Welcome to The Ranchod Law Group Website. Here you will find general information about marriage-based green cards, one of our most popular types of cases. We have a considerable amount of experience in this field.
Marriage based green cards are not issued automatically
People think that if you get married, you’re going to get a green card, but it’s important to note that approval is not automatic just by getting married. You have to go through, actually, quite laborious steps to get your green card. Immigration officers will scrutinize your application to ensure that you have a real marriage and that your application will not obtain immigration benefits.
Filling a marriage-based green card application
Let’s examine the marriage-based green card application. First of all, you need to apply with the USCIS and produce a host of forms. Some of those forms are the I-864 affidavit of support, and there you demonstrate that you can support your spouse, who’s from another country. You must prove that you’re 125% above the poverty guidelines.
What do you do if you’re not above the poverty guidelines?
You can get a joint sponsor. You may also be able to use assets in certain circumstances as well. You must submit form I-130, then the G-325 forms, the I-131, and the I-485 and the I-765. These are some of the forms that you submit in the marriage-based green card application.
Documents for a marriage-based green card application
It would be best if you also produced a host of documents. We are going to list some of the most important documents you should prepare for your green card application:
- if you are divorced, produce copies of your divorce decree;
- you want to have the judgment, so you don’t want to have the notice of entry of judgment. That’s where many people make mistakes;
- copy of the certified copy of the marriage certificate — and not the wall-hanger! Make sure it’s an actual copy of the certified copy or the real certified copy itself;
- birth certificate;
- passport photos for both of you;
- medical examination from a designated USCIS physician.
Those are some of the most important documents that you will need with your green card application. However, there are more documents that you’ll need than that. Contact our office for an updated, complete list of documents.
How long does a green card application take?
This question is a very popular one that we get from people interested in green card applications: How long will it take?
Generally, it takes anywhere — we get cases sometimes approved as fast as three months, and then sometimes it will take as long as twelve months. Based on experience, an average green car approval timing is around four to seven months, but that also changes, depending upon the government’s backlogs and processing times are always changing. Contact our office for an update on green card approval timelines.
So, let’s go back to the first step: You apply with the USCIS, then after that, you’re going to get a receipt notice, usually within a month. Then, the USCIS will issue a fingerprinting notice, which is also called “biometrics” notice. They will take your fingerprints and take a photo of you. The office will then run an FBI background check, make sure you don’t have a criminal record.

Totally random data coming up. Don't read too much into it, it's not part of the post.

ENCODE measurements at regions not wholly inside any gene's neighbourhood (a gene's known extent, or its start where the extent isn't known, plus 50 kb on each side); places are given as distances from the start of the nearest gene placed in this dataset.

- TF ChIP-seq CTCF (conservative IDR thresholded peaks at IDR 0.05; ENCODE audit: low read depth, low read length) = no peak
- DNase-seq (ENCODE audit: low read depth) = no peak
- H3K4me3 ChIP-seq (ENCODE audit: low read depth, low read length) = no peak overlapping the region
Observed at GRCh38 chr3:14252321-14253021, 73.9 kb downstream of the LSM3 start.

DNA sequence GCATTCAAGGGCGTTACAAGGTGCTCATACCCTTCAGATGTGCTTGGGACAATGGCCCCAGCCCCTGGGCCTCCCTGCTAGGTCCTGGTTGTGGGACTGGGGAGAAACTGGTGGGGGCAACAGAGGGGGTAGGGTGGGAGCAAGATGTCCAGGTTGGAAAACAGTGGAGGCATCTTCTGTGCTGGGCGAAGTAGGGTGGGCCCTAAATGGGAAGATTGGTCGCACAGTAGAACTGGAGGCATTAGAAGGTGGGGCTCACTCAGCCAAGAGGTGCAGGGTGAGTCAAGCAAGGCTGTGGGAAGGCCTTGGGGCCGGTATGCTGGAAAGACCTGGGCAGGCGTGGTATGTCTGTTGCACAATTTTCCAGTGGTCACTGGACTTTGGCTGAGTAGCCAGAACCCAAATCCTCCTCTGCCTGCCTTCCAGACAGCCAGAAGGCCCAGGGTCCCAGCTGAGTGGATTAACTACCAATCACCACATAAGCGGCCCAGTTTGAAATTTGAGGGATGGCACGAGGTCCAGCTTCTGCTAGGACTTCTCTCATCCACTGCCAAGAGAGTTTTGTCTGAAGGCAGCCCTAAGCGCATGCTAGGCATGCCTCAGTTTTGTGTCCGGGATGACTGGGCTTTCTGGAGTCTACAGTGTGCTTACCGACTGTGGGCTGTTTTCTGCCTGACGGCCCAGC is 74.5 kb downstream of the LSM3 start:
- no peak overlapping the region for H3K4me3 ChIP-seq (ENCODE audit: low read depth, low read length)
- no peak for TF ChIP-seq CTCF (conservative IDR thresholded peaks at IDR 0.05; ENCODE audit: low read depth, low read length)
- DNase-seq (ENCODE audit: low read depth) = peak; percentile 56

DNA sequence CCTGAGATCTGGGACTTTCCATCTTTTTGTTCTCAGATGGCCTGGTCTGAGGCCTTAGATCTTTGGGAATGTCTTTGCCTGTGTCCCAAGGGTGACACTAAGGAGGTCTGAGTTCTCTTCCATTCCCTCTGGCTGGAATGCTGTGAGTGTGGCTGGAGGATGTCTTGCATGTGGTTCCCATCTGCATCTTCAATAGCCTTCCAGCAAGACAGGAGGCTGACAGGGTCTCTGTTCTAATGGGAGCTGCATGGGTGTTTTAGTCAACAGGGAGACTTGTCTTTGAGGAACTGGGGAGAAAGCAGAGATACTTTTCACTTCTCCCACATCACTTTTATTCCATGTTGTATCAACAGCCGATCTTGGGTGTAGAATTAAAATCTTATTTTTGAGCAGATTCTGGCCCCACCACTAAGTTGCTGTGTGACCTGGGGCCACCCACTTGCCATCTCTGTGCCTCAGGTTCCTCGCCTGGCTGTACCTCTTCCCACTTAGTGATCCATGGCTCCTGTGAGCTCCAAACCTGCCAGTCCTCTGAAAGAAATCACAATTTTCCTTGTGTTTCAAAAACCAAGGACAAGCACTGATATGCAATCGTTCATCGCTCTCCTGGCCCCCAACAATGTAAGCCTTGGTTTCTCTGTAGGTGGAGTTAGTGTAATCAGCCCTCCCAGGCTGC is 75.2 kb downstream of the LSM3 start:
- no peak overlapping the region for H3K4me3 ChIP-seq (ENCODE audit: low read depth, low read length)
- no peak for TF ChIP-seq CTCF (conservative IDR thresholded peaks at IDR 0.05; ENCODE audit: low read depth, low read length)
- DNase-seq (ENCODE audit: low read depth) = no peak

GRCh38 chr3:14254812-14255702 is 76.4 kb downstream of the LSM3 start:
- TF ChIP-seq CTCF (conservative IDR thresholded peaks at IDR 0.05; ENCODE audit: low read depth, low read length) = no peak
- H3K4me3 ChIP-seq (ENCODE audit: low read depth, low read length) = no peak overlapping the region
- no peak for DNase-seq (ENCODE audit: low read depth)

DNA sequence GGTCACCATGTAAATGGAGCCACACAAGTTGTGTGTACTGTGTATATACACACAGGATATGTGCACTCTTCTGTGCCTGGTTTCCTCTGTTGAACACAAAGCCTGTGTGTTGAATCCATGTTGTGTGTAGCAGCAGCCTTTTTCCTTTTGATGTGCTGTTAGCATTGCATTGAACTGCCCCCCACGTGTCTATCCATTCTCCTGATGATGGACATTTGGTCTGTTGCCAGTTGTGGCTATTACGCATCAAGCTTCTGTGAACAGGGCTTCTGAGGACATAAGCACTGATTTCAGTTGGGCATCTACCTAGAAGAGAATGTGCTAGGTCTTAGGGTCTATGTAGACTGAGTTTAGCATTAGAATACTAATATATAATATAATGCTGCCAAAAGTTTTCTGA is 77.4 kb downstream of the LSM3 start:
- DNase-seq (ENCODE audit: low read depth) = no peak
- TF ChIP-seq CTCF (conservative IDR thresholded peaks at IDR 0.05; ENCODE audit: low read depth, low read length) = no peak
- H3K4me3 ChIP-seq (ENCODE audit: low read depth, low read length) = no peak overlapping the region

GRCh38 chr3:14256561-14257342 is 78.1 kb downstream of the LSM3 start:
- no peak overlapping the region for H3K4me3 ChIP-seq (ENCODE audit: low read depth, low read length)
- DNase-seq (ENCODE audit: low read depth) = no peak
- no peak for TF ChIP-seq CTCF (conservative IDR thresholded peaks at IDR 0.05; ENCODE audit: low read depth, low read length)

If you have ANY criminal issue, you need to contact an attorney because it’s very serious. A criminal record could cause you to be removed, depending upon the type of crime you have, and I would not want you to apply for a green card if you have something that makes you removable.
Even if it’s not going to make you removable, you need to make sure that you present your application in the right manner and provide the correct documents. Once you have the fingerprinting appointment, the last step is your interview. They usually give you about a month’s notice before they schedule the interview. The interview will evaluate and review the joint documents you provide and your affidavit of support documents to ensure you qualify for the green card. They will establish that you have a real relationship, meet the affidavit of support requirements, and don’t meet any other inadmissibilities that would make you ineligible for the green card.
Within months after that interview, you should get an answer and then get the green card!
Married less than two years, you will receive a conditional green card
If you have been married for less than two years, you will receive a conditional green card. That means you need to remove the conditions after a year and nine months to get your permanent green card.
You can apply for citizenship after two years and nine months through marriage, and if you’re not married, you will get citizenship usually four years and nine months after applying.
This is the marriage-based green card application in a nutshell! We hope this information is helpful.
Call us at (916) 613-3553 if you have additional questions or use the contact form on this page, and we will contact you to examine your specific case.